There are all kinds of families, and every family is different. Some are very close and familiar, others only see each other from time to time, and still others are entirely cold and distant. Of course, it's usually not all or nothing—most everyone has at least one family member that they know intimately and one family member that they hardly know at all.
Ultimately, the same can be said about planets and solar systems.
For example, we know Mars, one of our closest kinsmen, rather well. We have mapped the craters that dot the surface. We have seen the most delicate details of Valles Marineris, and we have sampled the rusty dust that coats all the features of the planet. If that's not enough, we have detailed images that allow us to scrutinize and name every hill and valley.
The same cannot be said for tiny Pluto.
This icy world is mostly a mystery. When we peer at it with even our most advanced technology, we only see a indistinct blob. Indeed, even when we look at the system with the camera of the New Horizons space probe (which is currently racing towards Pluto at breakneck speed), the planet is still only three pixels across. That's because Pluto is absurdly small, and it's ridiculously far from the Sun. In fact, it's so far away (Pluto is 40 times farther from the Sun than the Earth) that it takes 248 Earth-years to orbit the Sun just one time.
As the SETI Institute notes, this makes for a pretty terrible view: "Currently, the best images of Pluto from the Hubble Space Telescope provide just a hint of what might be in store for the New Horizons cameras. It shows a world marked by sharp contrasts, with some areas as dark as asphalt and others as bright as snow." But beyond a few light and dark areas, the world is featureless and undefinable.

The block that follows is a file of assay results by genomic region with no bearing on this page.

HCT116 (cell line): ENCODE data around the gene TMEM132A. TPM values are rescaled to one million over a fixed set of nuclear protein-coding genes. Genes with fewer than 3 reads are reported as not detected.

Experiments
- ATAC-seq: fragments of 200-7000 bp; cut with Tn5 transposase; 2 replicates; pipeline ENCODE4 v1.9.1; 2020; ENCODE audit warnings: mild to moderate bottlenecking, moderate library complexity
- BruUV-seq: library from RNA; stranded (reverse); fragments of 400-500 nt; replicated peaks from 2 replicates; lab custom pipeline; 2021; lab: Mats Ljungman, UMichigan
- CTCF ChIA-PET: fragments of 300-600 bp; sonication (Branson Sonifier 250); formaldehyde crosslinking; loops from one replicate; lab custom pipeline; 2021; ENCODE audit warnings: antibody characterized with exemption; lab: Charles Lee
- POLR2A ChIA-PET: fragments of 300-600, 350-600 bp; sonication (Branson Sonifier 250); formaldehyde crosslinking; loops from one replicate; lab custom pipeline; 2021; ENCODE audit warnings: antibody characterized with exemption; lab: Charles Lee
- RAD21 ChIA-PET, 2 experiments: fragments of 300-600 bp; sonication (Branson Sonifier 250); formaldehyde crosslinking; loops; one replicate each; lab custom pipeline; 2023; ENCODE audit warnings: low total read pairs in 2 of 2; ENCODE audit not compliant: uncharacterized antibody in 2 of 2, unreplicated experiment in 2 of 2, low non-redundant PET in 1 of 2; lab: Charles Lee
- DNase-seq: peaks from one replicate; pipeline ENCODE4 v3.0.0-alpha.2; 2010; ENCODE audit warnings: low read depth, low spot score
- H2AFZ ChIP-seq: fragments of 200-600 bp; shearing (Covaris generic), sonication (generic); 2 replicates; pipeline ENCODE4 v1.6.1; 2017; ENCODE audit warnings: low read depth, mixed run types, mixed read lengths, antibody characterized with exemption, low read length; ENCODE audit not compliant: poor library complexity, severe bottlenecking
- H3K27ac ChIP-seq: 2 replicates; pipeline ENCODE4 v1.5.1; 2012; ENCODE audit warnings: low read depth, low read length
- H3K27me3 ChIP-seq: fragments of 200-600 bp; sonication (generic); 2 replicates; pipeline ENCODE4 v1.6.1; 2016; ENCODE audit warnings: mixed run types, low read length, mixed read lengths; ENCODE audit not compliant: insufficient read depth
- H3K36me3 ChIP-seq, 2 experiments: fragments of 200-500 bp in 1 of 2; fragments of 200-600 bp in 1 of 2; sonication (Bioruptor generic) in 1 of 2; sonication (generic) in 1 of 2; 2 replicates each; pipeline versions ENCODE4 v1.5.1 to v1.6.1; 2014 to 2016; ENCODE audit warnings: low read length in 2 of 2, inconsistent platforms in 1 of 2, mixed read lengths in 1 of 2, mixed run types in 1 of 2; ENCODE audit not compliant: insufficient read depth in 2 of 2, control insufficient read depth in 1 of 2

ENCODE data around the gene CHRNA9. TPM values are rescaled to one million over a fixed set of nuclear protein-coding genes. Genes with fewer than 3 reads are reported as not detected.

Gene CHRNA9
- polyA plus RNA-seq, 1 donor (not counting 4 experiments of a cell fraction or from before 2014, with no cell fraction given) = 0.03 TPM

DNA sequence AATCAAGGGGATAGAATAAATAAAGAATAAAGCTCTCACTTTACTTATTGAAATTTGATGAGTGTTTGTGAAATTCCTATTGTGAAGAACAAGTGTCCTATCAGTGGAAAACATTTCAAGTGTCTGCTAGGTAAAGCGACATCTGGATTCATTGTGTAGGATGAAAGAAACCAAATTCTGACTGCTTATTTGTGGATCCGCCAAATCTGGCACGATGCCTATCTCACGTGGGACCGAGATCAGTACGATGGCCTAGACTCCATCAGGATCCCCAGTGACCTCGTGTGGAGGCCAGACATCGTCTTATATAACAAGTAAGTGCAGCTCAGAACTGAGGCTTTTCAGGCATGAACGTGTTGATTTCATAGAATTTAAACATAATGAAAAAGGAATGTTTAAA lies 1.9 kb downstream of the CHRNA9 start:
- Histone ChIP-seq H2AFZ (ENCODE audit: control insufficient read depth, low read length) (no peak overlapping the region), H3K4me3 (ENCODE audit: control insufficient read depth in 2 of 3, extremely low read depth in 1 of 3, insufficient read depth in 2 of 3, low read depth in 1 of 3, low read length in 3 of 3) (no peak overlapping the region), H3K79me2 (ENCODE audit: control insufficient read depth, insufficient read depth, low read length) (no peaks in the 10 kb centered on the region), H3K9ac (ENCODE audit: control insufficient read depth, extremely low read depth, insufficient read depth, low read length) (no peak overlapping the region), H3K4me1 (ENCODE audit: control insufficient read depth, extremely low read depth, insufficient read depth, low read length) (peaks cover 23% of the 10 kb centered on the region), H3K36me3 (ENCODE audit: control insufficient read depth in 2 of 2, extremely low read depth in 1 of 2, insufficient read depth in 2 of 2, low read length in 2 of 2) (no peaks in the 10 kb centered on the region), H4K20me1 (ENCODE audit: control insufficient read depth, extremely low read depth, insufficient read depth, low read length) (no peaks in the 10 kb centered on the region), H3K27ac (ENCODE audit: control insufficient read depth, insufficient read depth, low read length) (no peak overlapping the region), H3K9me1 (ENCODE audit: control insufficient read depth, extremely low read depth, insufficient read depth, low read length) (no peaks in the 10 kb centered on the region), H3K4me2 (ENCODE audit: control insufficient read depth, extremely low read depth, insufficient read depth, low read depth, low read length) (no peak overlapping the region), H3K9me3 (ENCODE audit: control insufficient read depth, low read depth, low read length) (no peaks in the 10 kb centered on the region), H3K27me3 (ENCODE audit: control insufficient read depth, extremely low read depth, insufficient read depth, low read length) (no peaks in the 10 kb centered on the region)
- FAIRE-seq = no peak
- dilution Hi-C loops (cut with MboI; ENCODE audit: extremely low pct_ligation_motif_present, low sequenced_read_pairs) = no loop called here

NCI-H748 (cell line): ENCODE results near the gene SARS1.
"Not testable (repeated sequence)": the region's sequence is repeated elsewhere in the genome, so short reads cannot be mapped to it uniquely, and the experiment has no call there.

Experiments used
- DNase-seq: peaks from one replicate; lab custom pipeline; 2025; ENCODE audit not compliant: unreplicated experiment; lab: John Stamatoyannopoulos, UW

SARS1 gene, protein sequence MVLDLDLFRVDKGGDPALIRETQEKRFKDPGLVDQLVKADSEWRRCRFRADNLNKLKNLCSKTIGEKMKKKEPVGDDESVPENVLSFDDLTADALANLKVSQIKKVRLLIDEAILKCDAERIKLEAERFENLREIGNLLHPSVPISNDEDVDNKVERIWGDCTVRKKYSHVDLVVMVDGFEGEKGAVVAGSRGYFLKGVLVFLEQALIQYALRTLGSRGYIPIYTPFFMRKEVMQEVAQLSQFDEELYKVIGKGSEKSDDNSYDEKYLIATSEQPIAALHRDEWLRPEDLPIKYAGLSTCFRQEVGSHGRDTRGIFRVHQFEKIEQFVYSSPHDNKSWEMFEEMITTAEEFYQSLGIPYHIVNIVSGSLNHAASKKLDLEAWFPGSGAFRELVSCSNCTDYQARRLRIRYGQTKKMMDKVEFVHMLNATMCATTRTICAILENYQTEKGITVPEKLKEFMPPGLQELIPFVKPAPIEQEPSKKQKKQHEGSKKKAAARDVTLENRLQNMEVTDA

However, the New Horizons spacecraft is quickly approaching Pluto. It's speeding ahead 8.6 miles (14 kilometers) every second. And as it approaches, Pluto will come into view and, for the first time, we will truly see the little world at the outer reaches of our solar system.
Although this will be an amazing experience (and a wonderful accomplishment), it does come with a series of issues. One of the problems is, what do we name all of the new features that we uncover? Fortunately, the scientists working on the project have a plan, and they would like your help.
The New Horizons team is working with the International Astronomical Union (IAU), the official organization that is in charge of naming cosmic objects, in order to allow the public to name Pluto's features. They have created a website called "Our Pluto" where you can suggest names and vote for the ones you like.
Voting ends on April 7, so you have a bit of time to consider your selections. You can head here to cast your vote.